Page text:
Ohio State men's basketball | Keyshawn Woods shows confidence against Creighton

Adam Jardy
Ohio State's Keyshawn Woods (32) is guarded by Creighton's Ty-Shon Alexander, left, and Jacob Epperson (41) during the first half of an NCAA college basketball game in Omaha, Neb., Thursday, Nov. 15, 2018. (AP Photo/Nati Harnik)

OMAHA, Nebraska – Keyshawn Woods was too far into his own head. His teammates didn’t see it that way, and Ohio State head coach Chris Holtmann didn’t, either.

Two games into his only season with the Buckeyes, the graduate transfer from Wake Forest had been a complementary piece to a 2-0 start but not much more. Entering Thursday’s game at Creighton, the 22-year-old Woods had scored 11 points while serving as an impact substitution off the bench and playing starters’ minutes. He was 4 of 14 from the floor, 1 for 6 from three and deep inside his own thoughts.

“I’m going to say I’ve been in my head mentally,” he said Thursday night. “Mentally, something was going on, but I’ve got my edge, I’ve got my love, my little flow now with my teammates having my back. I’m good to go.”

He certainly was against the Bluejays. Without his 15 first-half points, the Buckeyes would not have had anything close to the 12-point lead they held on Creighton at the half. Without his two crucial assists in the final two minutes to key a 13-0 run to close the game, they almost certainly would not have improved to 3-0 with a 69-60 win.

This was more the type of game Woods was expected to bring to the Buckeyes after averaging 12.5 and 11.9 points, respectively, during his last two seasons with Wake Forest: that of a confident, steady veteran ready for big stages.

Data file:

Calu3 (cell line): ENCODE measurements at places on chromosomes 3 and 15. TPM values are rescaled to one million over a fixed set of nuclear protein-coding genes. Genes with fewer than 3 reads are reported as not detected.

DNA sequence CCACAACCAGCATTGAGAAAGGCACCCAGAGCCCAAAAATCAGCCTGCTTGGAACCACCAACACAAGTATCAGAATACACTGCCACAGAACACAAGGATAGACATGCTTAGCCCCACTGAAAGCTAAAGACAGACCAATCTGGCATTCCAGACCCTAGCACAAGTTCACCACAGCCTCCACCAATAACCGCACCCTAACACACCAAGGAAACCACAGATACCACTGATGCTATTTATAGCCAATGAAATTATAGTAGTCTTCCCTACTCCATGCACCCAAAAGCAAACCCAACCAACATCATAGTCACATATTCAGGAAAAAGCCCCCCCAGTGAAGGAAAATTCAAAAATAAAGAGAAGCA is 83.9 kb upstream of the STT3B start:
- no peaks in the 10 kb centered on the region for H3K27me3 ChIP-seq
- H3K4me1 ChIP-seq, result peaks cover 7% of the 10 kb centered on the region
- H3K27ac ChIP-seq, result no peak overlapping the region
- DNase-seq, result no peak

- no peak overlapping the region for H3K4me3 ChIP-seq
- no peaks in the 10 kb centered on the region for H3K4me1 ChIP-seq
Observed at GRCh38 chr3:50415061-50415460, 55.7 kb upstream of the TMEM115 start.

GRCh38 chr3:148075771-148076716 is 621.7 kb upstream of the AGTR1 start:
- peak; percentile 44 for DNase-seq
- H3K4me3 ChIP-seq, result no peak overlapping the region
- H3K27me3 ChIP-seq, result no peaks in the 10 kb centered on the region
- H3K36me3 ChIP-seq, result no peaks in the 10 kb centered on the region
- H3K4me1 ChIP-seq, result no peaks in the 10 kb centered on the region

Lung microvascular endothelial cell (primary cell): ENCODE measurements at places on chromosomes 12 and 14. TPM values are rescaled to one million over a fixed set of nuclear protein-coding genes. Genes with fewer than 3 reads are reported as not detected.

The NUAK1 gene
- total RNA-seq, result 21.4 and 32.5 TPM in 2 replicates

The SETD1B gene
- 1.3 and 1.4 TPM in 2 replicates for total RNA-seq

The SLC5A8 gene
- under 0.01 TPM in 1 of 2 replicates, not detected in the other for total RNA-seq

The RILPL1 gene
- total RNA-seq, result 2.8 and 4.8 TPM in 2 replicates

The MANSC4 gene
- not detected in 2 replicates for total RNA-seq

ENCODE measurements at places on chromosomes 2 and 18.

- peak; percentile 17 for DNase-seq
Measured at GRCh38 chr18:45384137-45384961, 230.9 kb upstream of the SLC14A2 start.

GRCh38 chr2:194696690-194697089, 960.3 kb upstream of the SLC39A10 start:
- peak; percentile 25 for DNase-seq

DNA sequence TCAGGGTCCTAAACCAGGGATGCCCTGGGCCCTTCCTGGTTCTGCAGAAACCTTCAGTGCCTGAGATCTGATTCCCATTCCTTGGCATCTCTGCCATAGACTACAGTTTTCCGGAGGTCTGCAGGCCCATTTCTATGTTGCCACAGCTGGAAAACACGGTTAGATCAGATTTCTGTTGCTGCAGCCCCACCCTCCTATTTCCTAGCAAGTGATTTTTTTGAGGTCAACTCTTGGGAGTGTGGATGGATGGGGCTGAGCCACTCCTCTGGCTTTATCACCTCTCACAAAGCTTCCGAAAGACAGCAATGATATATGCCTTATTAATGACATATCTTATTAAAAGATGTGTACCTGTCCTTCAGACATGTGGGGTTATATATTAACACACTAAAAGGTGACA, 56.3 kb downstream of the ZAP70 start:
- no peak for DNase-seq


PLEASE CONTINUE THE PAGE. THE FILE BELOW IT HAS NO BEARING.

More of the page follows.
“I thought he was pretty good at times against Cincinnati and I thought tonight he just had it going and made shots,” Holtmann said. “He’s a good shooter. I just think with this team right now we’re going to see different guys have good nights on different nights and some guys are going to struggle.”

Senior C.J. Jackson would certainly seem to have fit that bill against the Bluejays. After a career-high 25-point performance the last time out, Jackson missed his first seven shots and was scoreless until he hit the go-ahead three-pointer with 2:10 to play.

The assist went to Woods.

“I don’t think he was in his head,” Jackson said of his backcourt mate. “I just think he was trying not to step on anybody’s toes or anything like that. We want him, we know what he can do and make big-time plays for us. Without Keyshawn, tonight we probably wouldn’t have won. We need him to stay aggressive and play how he plays.”

It wasn’t just the scoring or his assists that made Woods look different in this game. A self-assured but semi-quiet interview, Woods was more vocal throughout the game. At one point he barked at Creighton’s Mitch Ballock as the two teams got tangled up while heading to their respective benches for a timeout.

“Motivation-wise, probably the most they’ve seen me fired up, trying to keep everybody motivated and making sure that we’re still in the game, making sure they know we’re not going to lose,” he said. “That’s probably the most I’ve talked this year.”